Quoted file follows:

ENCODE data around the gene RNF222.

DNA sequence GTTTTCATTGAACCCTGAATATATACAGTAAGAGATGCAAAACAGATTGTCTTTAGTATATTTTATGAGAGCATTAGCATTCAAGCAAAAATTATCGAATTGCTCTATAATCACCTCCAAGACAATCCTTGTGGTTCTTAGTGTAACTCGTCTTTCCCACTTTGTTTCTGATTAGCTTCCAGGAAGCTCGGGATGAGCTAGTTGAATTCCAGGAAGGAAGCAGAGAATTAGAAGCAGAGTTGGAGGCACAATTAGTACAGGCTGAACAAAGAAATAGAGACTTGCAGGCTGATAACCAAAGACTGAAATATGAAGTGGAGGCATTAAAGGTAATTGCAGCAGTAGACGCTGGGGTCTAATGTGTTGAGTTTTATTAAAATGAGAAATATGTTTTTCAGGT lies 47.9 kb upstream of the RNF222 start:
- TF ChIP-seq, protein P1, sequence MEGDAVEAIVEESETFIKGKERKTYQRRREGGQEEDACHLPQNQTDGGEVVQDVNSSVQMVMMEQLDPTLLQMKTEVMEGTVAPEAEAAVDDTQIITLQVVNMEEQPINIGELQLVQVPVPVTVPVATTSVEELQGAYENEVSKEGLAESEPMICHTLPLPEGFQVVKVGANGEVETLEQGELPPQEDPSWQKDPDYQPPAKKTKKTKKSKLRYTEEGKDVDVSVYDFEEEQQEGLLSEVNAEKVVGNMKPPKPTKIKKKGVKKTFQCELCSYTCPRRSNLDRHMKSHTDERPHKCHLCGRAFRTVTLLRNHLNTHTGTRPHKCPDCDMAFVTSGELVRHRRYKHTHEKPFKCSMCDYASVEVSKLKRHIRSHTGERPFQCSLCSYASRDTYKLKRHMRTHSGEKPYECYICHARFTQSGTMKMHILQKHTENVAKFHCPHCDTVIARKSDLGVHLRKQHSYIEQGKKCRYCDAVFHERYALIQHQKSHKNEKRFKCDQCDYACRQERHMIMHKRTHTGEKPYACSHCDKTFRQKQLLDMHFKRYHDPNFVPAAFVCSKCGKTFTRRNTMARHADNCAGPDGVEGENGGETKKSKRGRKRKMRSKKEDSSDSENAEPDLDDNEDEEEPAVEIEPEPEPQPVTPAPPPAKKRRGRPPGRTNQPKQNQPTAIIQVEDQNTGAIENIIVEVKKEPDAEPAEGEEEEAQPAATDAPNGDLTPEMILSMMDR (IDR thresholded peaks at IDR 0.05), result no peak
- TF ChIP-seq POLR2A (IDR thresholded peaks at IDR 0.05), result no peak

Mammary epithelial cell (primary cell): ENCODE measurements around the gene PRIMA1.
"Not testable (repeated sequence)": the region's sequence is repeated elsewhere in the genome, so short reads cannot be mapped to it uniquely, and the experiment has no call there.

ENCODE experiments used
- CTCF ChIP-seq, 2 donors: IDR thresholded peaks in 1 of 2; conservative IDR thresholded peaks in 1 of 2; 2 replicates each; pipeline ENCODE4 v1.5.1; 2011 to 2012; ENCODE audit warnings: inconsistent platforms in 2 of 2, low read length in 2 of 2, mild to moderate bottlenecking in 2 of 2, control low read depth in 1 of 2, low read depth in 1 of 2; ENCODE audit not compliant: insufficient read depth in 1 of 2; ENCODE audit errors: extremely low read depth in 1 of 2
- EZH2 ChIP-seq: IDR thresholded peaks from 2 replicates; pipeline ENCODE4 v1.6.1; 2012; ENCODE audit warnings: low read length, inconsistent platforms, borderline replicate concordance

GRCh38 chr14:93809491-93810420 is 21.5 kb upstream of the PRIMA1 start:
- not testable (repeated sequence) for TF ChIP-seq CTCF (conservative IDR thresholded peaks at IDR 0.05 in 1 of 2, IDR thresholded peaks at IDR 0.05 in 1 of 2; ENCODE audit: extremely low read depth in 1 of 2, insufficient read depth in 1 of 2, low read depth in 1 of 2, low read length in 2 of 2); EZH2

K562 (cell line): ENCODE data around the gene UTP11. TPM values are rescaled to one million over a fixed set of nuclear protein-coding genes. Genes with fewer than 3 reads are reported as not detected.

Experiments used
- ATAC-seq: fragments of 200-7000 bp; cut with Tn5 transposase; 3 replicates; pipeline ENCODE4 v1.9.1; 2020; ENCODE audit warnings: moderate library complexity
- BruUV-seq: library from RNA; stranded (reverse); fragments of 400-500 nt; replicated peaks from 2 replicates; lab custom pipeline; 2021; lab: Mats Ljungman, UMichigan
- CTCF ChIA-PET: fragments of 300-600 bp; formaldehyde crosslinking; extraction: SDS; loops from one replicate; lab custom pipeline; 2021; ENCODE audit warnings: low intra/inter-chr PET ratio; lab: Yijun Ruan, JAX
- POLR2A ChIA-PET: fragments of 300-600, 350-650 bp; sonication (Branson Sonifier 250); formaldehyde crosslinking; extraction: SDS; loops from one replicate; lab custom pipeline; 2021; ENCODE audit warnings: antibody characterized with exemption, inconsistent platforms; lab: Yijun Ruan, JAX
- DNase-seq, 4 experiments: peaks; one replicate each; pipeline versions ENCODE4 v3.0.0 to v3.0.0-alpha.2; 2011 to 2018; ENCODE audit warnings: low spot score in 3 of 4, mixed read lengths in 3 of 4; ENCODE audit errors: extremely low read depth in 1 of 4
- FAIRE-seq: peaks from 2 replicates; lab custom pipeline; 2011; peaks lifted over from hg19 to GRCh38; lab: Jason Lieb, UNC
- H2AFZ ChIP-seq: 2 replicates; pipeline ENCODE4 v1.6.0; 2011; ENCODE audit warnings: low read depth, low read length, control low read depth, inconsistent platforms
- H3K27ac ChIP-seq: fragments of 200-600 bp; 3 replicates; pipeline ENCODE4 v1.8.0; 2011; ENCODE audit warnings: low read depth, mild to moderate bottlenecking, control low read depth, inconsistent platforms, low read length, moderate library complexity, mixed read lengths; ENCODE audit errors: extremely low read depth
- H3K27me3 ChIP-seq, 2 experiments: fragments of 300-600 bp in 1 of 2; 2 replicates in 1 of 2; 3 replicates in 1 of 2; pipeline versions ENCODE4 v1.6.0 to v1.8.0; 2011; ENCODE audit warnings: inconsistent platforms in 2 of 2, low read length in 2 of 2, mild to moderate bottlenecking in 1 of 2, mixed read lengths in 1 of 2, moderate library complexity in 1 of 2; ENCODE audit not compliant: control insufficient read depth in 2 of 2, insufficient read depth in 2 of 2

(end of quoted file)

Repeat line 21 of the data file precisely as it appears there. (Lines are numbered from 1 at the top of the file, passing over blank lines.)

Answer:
- H3K27ac ChIP-seq: fragments of 200-600 bp; 3 replicates; pipeline ENCODE4 v1.8.0; 2011; ENCODE audit warnings: low read depth, mild to moderate bottlenecking, control low read depth, inconsistent platforms, low read length, moderate library complexity, mixed read lengths; ENCODE audit errors: extremely low read depth